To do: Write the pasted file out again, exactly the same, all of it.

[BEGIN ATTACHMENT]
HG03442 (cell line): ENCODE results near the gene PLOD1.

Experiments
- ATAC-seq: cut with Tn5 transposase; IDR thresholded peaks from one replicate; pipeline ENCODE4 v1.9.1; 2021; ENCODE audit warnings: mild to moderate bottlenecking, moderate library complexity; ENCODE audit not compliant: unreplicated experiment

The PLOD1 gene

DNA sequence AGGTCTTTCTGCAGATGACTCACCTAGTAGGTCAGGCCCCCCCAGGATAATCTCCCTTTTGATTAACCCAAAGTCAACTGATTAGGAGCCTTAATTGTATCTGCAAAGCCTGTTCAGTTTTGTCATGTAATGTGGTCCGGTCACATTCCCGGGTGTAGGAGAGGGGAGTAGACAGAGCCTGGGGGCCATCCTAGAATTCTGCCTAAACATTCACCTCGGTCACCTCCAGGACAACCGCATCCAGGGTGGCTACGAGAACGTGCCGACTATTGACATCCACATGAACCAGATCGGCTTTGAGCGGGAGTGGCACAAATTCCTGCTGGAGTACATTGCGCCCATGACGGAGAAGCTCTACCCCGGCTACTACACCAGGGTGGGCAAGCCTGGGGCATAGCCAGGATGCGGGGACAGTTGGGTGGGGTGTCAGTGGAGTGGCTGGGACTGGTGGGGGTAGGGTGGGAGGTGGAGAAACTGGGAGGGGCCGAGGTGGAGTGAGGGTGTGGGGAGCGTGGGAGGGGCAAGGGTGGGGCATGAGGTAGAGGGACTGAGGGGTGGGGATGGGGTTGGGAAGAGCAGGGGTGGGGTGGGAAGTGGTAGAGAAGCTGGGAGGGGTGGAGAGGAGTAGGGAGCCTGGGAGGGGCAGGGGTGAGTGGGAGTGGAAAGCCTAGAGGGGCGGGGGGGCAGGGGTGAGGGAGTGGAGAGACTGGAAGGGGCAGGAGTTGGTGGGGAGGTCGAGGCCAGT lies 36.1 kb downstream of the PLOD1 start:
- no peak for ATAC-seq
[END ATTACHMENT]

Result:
HG03442 (cell line): ENCODE results near the gene PLOD1.

Experiments
- ATAC-seq: cut with Tn5 transposase; IDR thresholded peaks from one replicate; pipeline ENCODE4 v1.9.1; 2021; ENCODE audit warnings: mild to moderate bottlenecking, moderate library complexity; ENCODE audit not compliant: unreplicated experiment

The PLOD1 gene

DNA sequence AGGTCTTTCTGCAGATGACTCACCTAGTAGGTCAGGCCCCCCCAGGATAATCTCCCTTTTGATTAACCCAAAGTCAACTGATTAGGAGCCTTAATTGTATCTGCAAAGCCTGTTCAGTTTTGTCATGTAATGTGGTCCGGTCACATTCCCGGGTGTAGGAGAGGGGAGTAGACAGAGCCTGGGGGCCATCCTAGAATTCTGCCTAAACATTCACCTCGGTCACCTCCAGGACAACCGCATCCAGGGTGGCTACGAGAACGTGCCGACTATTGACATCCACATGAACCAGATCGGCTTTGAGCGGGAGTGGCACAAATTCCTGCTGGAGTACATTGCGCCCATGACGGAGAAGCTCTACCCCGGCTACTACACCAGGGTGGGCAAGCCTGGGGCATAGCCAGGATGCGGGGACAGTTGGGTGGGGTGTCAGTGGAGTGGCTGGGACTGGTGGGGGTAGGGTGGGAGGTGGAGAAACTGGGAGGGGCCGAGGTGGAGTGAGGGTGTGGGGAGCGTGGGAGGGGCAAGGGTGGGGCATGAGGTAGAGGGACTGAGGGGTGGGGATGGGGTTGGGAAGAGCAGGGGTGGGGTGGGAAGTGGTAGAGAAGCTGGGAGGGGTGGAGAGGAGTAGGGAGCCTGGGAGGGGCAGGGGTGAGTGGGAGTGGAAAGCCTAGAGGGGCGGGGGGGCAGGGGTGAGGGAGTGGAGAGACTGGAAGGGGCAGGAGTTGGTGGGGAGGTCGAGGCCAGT lies 36.1 kb downstream of the PLOD1 start:
- no peak for ATAC-seq